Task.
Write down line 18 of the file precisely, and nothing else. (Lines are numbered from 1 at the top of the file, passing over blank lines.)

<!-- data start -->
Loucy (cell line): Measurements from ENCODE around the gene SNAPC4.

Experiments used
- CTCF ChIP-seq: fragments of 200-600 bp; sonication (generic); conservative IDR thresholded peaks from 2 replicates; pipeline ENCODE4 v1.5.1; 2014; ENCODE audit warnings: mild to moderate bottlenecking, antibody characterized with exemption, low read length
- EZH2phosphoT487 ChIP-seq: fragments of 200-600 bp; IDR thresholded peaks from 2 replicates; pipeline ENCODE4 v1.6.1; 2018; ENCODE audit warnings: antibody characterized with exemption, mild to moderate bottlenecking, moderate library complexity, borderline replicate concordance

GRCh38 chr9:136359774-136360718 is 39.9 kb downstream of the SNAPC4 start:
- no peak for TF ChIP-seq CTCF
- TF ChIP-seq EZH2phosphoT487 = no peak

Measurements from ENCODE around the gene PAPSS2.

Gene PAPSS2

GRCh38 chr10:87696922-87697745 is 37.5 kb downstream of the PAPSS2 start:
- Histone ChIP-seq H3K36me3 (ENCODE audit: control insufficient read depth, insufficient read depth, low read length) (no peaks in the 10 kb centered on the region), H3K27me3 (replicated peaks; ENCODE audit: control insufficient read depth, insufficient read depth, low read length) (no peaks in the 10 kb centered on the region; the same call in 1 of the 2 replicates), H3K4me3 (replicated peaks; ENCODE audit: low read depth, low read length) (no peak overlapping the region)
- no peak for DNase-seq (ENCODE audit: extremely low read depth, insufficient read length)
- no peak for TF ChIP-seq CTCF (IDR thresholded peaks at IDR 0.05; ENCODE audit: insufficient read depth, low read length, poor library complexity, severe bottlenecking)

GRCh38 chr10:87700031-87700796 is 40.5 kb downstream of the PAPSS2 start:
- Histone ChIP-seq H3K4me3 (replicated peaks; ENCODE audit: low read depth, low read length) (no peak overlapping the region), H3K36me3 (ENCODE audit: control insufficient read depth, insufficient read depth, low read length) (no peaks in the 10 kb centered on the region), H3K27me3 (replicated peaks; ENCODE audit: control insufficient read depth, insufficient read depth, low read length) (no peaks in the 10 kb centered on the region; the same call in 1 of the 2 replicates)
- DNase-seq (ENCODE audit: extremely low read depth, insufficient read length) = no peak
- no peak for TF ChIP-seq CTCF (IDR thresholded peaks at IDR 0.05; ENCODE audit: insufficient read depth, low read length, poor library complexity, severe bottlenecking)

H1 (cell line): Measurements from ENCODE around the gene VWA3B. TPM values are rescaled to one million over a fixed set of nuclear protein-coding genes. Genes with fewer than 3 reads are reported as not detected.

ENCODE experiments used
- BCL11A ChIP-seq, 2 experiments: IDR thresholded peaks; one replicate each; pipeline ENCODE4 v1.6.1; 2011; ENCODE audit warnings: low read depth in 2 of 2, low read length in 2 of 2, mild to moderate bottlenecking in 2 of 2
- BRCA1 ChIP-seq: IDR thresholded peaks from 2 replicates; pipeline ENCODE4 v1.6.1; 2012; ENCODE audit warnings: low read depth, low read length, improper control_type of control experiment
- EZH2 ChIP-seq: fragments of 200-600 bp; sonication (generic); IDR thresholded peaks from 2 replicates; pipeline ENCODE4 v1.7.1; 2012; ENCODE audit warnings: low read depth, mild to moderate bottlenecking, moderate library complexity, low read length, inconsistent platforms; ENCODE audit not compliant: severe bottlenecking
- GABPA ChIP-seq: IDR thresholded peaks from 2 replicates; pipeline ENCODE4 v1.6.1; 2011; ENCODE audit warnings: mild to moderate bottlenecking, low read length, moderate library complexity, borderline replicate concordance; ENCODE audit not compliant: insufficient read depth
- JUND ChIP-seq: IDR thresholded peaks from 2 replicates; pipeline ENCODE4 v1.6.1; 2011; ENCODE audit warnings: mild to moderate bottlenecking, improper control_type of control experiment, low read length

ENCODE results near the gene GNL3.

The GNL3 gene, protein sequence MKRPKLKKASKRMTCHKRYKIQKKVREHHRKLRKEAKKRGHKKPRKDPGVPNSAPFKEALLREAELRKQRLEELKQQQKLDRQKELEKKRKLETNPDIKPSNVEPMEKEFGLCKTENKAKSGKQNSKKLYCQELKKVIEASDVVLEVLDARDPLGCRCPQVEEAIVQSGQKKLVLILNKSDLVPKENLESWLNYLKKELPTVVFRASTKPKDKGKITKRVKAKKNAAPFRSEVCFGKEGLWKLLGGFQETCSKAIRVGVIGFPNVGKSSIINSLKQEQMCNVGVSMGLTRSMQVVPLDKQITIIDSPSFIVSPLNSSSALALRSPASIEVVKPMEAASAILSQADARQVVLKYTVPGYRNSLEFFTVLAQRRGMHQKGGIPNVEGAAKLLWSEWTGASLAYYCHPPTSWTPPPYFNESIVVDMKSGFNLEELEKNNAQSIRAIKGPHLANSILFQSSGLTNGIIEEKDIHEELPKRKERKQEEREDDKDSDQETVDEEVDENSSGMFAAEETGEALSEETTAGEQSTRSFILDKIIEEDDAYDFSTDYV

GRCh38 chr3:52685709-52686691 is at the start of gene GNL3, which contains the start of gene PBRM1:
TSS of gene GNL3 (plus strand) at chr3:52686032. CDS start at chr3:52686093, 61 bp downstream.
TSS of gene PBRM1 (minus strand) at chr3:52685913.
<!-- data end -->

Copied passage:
H1 (cell line): Measurements from ENCODE around the gene VWA3B. TPM values are rescaled to one million over a fixed set of nuclear protein-coding genes. Genes with fewer than 3 reads are reported as not detected.